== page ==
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SMCOE's Green Careers Awareness Program


6th, 7th, 8th


Science, Biology, Engineering, Career Skills

Resource Types

  • Lesson Plans, 15 lessons
  • Presentation Slides
  • Worksheets
  • Articles and Websites
  • Videos
  • Charts, Graphs, and Tables
  • Games
  • Projects

Regional Focus

North America, United States, USA - West, USA - South, USA - Midwest, USA - Northeast, New Jersey, Connecticut, New York, California, Florida, Louisiana, Washington, Georgia, Arizona, Kansas


Google Docs, Google Slides, PDF, YouTube Video

Sustainable and Resilient Communities

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  • In this multi-lesson module, students will explore green careers, sustainable and resilient communities, climate change, and rebuilding communities after climate emergencies, exploring case studies from Fort Lauderdale, Atlanta, Sonoma County, Phoenix, Bainbridge Island, and other locations nationwide.
  • Students will research seven green careers, complete a WebQuest to look at different types of sustainable communities, and participate in a simulation that demonstrates the climate future we may face.
  • This module culminates in a group project where students work to redesign a community affected by wildfires and present their ideas to the class.
Teaching Tips


  • The Public and Operations Agreement activity thoroughly prepares students for cohesive group work and would be useful in other group projects.
  • The module includes adaptations for in-person, remote, and asynchronous learning situations.

Additional Prerequisites

  • To read the Dwell feature on the Grow Community in the WebQuest in Lesson 3, students must create a free trial account on Dwell.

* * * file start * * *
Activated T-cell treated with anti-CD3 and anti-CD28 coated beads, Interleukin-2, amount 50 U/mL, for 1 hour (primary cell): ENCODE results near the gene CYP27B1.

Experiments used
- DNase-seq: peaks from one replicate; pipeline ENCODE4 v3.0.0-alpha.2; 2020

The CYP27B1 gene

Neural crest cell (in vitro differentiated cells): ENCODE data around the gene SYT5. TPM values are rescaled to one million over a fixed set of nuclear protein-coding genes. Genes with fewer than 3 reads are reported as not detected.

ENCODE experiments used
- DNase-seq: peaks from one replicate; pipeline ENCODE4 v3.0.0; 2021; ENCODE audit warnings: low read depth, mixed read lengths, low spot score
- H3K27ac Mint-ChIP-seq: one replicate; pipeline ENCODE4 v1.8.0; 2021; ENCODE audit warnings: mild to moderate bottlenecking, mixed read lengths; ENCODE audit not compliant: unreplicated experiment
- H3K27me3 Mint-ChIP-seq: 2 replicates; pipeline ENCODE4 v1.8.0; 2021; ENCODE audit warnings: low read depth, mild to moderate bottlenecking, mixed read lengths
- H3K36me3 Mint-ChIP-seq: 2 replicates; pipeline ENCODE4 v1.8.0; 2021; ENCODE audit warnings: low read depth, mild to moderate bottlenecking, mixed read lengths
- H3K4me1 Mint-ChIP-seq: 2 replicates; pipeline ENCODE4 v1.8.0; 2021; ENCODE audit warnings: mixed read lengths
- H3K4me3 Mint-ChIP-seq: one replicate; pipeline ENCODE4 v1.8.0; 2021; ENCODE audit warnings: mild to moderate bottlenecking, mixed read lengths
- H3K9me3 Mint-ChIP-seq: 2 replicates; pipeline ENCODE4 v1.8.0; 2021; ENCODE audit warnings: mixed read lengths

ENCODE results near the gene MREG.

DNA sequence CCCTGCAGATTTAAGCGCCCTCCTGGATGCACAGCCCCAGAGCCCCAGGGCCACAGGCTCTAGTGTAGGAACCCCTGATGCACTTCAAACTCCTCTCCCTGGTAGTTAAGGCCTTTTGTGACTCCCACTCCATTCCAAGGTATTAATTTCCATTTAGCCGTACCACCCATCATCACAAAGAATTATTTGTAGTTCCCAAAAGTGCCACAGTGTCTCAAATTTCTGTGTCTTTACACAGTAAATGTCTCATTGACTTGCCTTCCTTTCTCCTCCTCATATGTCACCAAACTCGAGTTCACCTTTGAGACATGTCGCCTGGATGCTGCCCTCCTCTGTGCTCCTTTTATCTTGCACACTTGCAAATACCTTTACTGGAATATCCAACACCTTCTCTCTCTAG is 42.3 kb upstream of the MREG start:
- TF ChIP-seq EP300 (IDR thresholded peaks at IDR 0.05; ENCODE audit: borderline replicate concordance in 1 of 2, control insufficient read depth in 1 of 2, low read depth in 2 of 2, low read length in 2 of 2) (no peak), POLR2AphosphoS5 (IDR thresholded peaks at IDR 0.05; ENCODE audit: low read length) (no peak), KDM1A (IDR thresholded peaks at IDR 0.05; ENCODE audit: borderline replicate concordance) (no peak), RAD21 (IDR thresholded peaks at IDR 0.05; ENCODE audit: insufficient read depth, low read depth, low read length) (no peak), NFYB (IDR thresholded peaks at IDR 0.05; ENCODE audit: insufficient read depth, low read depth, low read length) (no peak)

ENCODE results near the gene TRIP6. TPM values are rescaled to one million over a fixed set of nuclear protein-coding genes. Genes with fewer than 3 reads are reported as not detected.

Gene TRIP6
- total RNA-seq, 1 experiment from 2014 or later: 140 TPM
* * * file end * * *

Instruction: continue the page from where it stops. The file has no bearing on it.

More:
• The "10 Agrihoods" link in the Resilient Communities Principles and Case Studies WebQuest is broken.
  • The Climate Change 101 link in the Climate Change WebQuest doesn't work.
  • The Keirsey Temperament and the Sample Multiple Intelligences Assessment links in the personality type resources don't work.
  • In Lesson 8, the "Rebuild or Rethink" article requires a subscription.
  • The Big Ideas of Sustainability link in Lesson 15 doesn't work.
  • When discussing the climate change lesson with students, especially when doing the simulation activity, be mindful of students' emotions and reactions to climate projections.
  • Teachers may need to spend time with students on concepts that may be abstract to them, such as mortgages, insurance, building codes, tax credits, and others.
  • Teachers may want to begin each lesson by introducing the key vocabulary and terms and reviewing previous terms.


  • During the job exploration portion in Lesson 1, students can make math connections by graphing and comparing the data for the jobs, such as salary, growth, or availability.
  • Many of the activities require students to read several lengthy articles. For younger students or students with low reading stamina, teachers may want to have students read only relevant paragraphs of the articles.
  • Students can make art connections by drawing designs or illustrations of the buildings, green spaces, or communities they plan in their projects.